10 Home Value Websites to Lookup the Value of Your Home (and your neighbor’s home)

There was time not to long ago when there was only one way to know what your house was worth. Call a Realtor. Now there are many websites that will show you the value of your house based on recent sales in your area. Here are 10 home value websites you can use to see the value of your home.

home appraisal sites

Ah, 2007. In that year, we were introduced to the original iPhone, the Dow Jones closed above 14,000 for the very first time in history, and the Spurs beat the Cavaliers for an NBA Championship. Unfortunately, it’s also the year that the housing market imploded, leaving millions upside down in their mortgages and hundreds of thousands in foreclosure.

It’s been ten years since the real estate bubble burst. Nowadays, most homeowners are enjoying the increase that housing prices have seen. Steadily, median prices of existing homes have continued to climb. And they show no signs of stopping anytime soon.

Whether you’re looking to buy or sell a home in the near future, or even just want to track your current home’s worth, there are a number of tools available to determine market value. With prices at historic highs, I thought this would be a great time to list the many online sites you can use to monitor and track growth over time.

The 10 Best Home Appraisal Sites

Of course, the most recognized option here is Zillow.com. However, there are several alternatives. Many of these (in my experience) provide a more accurate value than Zillow.

In addition to the list that follows, I’ve decided to use a few controls. I’ve run my childhood home through each appraisal website. The home is a four-bedroom, two-bath, single-family home. I am reasonably confident the home is worth about $130,000.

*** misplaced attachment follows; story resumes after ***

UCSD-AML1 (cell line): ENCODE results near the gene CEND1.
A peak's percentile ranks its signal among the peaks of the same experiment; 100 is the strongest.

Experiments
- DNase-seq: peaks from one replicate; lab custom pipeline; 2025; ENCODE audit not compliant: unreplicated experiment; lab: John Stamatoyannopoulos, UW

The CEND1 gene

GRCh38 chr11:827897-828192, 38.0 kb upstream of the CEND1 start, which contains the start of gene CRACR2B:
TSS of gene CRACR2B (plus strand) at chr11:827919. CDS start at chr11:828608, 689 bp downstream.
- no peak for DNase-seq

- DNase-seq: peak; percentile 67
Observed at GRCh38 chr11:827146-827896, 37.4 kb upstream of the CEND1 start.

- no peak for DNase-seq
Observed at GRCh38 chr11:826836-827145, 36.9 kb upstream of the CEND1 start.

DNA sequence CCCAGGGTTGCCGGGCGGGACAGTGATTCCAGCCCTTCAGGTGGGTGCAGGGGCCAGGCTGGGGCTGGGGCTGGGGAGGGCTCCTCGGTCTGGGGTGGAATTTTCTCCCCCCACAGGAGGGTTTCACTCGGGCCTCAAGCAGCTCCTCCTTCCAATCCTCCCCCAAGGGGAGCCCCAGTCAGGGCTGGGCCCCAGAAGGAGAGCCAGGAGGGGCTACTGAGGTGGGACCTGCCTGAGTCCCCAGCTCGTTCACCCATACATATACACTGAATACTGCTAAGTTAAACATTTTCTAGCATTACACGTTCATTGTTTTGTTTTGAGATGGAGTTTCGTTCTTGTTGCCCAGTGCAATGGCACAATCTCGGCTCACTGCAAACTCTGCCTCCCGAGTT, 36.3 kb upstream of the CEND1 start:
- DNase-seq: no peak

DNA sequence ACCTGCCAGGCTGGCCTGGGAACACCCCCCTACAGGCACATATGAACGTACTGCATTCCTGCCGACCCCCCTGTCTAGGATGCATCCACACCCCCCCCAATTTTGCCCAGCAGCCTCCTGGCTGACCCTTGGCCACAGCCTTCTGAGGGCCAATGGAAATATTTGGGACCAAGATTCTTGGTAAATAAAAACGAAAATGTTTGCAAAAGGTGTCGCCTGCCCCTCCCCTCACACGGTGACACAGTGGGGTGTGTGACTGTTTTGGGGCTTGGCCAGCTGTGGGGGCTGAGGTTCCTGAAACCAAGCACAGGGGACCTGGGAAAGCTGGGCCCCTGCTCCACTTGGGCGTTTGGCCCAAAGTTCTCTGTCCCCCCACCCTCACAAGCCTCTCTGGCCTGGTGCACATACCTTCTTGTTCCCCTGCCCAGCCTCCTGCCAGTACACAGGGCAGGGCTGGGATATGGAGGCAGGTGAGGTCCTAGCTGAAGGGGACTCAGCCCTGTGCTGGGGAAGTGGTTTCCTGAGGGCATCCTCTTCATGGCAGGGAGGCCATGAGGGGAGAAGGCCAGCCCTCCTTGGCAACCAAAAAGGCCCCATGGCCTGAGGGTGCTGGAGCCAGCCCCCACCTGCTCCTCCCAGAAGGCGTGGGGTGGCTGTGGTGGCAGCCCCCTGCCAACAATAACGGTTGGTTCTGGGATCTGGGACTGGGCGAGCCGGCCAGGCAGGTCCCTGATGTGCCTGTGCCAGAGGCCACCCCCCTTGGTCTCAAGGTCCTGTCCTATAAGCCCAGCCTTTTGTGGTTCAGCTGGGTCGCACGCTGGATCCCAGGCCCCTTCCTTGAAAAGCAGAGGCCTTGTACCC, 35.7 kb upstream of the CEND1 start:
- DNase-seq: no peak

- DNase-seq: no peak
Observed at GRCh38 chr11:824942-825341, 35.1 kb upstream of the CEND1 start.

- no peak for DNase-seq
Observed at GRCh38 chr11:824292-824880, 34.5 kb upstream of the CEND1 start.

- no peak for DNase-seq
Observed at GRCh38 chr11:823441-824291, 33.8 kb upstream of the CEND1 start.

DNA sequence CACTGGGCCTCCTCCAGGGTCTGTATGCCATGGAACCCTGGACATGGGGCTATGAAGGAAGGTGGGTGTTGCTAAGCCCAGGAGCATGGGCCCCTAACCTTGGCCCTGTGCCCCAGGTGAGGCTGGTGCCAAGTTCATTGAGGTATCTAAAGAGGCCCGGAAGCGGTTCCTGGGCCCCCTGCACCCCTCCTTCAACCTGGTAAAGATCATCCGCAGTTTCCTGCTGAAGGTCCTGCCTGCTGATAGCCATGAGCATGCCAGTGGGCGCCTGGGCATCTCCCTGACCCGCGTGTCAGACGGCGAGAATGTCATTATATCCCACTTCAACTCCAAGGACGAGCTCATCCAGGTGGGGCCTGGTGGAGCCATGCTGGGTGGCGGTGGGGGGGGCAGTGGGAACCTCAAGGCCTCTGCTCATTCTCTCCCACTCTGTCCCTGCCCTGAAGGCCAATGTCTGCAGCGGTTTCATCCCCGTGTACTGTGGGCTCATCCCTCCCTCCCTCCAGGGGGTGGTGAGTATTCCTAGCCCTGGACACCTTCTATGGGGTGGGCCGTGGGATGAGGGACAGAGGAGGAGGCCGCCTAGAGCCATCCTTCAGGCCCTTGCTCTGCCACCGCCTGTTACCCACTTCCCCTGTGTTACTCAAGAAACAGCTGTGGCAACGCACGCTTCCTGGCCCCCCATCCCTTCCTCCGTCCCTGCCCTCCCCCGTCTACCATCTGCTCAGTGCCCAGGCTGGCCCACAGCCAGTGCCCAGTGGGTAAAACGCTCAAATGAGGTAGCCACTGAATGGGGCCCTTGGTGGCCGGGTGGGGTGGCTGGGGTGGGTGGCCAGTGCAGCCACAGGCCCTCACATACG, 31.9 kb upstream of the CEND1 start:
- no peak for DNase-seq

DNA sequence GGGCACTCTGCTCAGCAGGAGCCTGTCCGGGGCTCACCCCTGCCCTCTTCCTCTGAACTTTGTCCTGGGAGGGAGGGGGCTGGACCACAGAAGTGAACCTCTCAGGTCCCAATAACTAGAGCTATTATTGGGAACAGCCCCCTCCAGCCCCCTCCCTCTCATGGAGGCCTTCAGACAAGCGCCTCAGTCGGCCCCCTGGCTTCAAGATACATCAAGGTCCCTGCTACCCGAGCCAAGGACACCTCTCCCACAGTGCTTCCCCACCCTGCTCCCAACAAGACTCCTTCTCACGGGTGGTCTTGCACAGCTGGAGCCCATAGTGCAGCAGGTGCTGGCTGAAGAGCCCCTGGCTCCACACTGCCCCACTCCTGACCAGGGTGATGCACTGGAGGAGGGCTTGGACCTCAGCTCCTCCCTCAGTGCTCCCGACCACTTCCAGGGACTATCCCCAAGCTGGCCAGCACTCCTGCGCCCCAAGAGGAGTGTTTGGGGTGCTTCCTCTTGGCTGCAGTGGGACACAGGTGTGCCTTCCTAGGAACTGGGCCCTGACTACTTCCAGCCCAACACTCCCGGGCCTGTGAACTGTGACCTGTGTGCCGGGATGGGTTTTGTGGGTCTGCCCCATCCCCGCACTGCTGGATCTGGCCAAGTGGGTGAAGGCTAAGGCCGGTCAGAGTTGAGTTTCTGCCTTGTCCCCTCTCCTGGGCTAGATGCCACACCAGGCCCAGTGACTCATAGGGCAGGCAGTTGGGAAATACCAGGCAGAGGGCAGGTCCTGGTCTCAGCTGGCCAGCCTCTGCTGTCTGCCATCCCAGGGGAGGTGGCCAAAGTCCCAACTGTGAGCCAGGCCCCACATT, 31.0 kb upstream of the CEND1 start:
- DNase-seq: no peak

In addition, I’ve also run through a rental property that I own in Temple, Texas, to see if the results measure up on both. The rental property is newer (built in 2004) but has three bedrooms and two baths. I think the home would probably sell for about $160,000 right now. This is on par with what the county assessed it at this past May.

Let’s see how each appraisal website valued the homes.

1. Zillow

Zillow is the behemoth of free home value websites and scores a 10 for both the fun factor and name recognition.

They have an excellent app, which you can use to browse homes (for rent or sale), as well as manage your own listings. I rented my property out in February using their Rental Manager app, and found it incredibly easy to use. Plus, it was free!

The navigation on their site (and app) is easy for anyone to use. You can view property values for an entire neighborhood, seeing at a glance how your home compares to the neighbors’. Even if homes aren’t listed for sale or rent. If you’re looking to buy, this is also a great way to see what’s available in a particular area and how the prices compare.

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Zillow is also pretty good with home prices, too. It came in pretty high on the value of my childhood home (value shown: $150,189), but only valued my rental property about 6% higher than it would likely sell for (value shown: $169,485).

Resource: Check mortgage and refinance rates online at LendingTree.

2. Redfin

Redfin is a popular alternative to Zillow, with a few features of its own online.

The site offers an overview of other homes in the area that are for sale or rent, though it doesn’t have the same comprehensive view that Zillow does.

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Redfin does have its own agents. So you have the option to list through the site directly without having to find your own representative. Redfin also offers discounted commissions for those listing with their agents. And it has a calculator on the site so you can see how much you would save.

If you’re looking to buy, you can book a tour of the home directly through the site, picking your preferred day and time from an available calendar. This is better than I’ve found with sites like Zillow, where you can send a message to the agent but may or may not get a response in a timely fashion.